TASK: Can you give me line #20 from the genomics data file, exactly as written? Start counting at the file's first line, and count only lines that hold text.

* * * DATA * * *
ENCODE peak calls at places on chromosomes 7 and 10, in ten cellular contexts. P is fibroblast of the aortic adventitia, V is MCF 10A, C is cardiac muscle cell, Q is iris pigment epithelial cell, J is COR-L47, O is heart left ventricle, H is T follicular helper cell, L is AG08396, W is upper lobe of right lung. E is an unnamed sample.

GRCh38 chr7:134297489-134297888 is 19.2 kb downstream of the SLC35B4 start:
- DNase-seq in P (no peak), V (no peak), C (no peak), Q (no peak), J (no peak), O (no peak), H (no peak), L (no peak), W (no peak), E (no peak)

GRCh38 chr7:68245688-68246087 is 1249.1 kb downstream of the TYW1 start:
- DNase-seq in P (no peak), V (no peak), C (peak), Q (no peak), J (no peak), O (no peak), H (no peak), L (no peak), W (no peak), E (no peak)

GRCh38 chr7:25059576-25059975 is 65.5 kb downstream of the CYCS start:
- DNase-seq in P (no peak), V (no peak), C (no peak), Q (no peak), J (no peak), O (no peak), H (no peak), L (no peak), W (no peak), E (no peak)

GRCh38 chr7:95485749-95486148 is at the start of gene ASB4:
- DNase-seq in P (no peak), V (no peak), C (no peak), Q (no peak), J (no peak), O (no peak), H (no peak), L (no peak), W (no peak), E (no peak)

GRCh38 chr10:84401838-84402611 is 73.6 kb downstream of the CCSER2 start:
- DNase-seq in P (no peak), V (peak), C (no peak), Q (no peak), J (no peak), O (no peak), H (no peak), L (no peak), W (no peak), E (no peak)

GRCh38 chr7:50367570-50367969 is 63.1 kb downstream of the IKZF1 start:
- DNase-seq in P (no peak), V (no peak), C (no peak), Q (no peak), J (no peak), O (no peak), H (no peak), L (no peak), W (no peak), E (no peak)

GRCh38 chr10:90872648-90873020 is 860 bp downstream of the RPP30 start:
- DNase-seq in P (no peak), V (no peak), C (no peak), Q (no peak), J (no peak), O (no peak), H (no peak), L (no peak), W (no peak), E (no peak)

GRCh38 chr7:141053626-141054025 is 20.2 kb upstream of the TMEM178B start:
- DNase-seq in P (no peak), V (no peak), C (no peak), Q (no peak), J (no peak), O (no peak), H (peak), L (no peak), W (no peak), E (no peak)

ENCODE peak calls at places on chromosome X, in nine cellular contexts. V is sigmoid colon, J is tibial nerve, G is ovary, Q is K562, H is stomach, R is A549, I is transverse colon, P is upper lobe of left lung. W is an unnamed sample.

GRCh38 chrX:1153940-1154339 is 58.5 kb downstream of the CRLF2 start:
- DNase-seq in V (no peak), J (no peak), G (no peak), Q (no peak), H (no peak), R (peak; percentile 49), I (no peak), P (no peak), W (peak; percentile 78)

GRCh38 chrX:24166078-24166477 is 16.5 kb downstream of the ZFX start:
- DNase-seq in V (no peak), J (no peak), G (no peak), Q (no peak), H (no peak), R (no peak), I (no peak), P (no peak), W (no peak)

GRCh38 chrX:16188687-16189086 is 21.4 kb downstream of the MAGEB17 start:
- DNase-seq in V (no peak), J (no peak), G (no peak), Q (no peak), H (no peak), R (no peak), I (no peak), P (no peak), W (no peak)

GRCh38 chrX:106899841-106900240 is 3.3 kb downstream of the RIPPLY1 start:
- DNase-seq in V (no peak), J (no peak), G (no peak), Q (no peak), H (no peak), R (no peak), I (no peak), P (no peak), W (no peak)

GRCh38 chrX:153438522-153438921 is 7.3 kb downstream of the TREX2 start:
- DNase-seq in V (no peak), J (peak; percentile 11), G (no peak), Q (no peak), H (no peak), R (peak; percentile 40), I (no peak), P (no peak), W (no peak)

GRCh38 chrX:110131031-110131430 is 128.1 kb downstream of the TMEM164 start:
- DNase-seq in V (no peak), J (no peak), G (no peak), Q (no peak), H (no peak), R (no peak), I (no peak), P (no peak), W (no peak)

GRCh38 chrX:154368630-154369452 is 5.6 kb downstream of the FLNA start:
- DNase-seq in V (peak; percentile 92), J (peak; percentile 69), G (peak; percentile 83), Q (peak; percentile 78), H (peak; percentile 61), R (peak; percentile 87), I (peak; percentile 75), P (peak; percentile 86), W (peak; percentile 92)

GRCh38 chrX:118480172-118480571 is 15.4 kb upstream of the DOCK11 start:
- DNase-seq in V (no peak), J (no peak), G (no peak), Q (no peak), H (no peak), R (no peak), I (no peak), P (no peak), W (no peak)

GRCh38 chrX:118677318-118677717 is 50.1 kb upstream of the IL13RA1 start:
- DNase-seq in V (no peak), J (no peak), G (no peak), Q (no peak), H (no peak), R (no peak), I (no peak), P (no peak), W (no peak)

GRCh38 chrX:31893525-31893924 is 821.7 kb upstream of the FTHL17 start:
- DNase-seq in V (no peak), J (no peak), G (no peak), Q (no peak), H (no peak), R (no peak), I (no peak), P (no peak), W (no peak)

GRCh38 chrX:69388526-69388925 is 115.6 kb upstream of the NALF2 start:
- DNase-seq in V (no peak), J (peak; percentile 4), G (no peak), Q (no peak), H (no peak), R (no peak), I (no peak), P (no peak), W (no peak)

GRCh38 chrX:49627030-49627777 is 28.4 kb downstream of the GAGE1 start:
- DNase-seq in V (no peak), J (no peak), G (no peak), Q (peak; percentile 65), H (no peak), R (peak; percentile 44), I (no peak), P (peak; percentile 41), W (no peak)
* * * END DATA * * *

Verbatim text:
- DNase-seq in V (no peak), J (no peak), G (no peak), Q (no peak), H (no peak), R (peak; percentile 49), I (no peak), P (no peak), W (peak; percentile 78)